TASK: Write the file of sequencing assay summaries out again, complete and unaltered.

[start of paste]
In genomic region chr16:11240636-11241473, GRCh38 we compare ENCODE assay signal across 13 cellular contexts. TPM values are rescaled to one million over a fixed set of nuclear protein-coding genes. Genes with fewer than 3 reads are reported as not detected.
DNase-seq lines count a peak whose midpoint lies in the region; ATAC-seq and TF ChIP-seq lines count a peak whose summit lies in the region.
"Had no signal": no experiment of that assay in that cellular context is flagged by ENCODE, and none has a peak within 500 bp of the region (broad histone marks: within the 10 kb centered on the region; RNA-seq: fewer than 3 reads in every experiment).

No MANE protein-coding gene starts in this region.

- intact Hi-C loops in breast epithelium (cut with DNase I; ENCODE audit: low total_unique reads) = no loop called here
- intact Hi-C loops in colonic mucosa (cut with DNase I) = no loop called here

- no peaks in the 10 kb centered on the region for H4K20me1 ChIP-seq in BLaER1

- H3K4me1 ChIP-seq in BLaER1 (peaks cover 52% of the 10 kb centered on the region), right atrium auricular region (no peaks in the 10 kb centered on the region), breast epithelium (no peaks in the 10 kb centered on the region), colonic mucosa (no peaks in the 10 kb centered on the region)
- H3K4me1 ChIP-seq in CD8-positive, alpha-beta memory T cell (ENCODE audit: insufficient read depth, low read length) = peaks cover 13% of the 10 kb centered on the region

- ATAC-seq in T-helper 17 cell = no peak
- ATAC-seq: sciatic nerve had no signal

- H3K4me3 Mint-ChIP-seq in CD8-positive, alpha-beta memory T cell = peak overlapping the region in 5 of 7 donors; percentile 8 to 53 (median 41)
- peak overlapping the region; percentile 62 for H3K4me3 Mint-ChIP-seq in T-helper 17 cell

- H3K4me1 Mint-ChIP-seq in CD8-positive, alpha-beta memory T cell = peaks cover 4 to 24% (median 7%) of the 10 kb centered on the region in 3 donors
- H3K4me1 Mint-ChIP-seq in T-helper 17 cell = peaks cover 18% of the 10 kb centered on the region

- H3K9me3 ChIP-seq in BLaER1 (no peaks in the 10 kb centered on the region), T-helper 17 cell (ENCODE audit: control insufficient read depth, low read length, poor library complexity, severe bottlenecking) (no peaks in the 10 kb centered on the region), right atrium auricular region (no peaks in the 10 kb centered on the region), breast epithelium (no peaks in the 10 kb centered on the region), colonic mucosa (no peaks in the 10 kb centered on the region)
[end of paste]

In genomic region chr16:11240636-11241473, GRCh38 we compare ENCODE assay signal across 13 cellular contexts. TPM values are rescaled to one million over a fixed set of nuclear protein-coding genes. Genes with fewer than 3 reads are reported as not detected.
DNase-seq lines count a peak whose midpoint lies in the region; ATAC-seq and TF ChIP-seq lines count a peak whose summit lies in the region.
"Had no signal": no experiment of that assay in that cellular context is flagged by ENCODE, and none has a peak within 500 bp of the region (broad histone marks: within the 10 kb centered on the region; RNA-seq: fewer than 3 reads in every experiment).

No MANE protein-coding gene starts in this region.

- intact Hi-C loops in breast epithelium (cut with DNase I; ENCODE audit: low total_unique reads) = no loop called here
- intact Hi-C loops in colonic mucosa (cut with DNase I) = no loop called here

- no peaks in the 10 kb centered on the region for H4K20me1 ChIP-seq in BLaER1

- H3K4me1 ChIP-seq in BLaER1 (peaks cover 52% of the 10 kb centered on the region), right atrium auricular region (no peaks in the 10 kb centered on the region), breast epithelium (no peaks in the 10 kb centered on the region), colonic mucosa (no peaks in the 10 kb centered on the region)
- H3K4me1 ChIP-seq in CD8-positive, alpha-beta memory T cell (ENCODE audit: insufficient read depth, low read length) = peaks cover 13% of the 10 kb centered on the region

- ATAC-seq in T-helper 17 cell = no peak
- ATAC-seq: sciatic nerve had no signal

- H3K4me3 Mint-ChIP-seq in CD8-positive, alpha-beta memory T cell = peak overlapping the region in 5 of 7 donors; percentile 8 to 53 (median 41)
- peak overlapping the region; percentile 62 for H3K4me3 Mint-ChIP-seq in T-helper 17 cell

- H3K4me1 Mint-ChIP-seq in CD8-positive, alpha-beta memory T cell = peaks cover 4 to 24% (median 7%) of the 10 kb centered on the region in 3 donors
- H3K4me1 Mint-ChIP-seq in T-helper 17 cell = peaks cover 18% of the 10 kb centered on the region

- H3K9me3 ChIP-seq in BLaER1 (no peaks in the 10 kb centered on the region), T-helper 17 cell (ENCODE audit: control insufficient read depth, low read length, poor library complexity, severe bottlenecking) (no peaks in the 10 kb centered on the region), right atrium auricular region (no peaks in the 10 kb centered on the region), breast epithelium (no peaks in the 10 kb centered on the region), colonic mucosa (no peaks in the 10 kb centered on the region)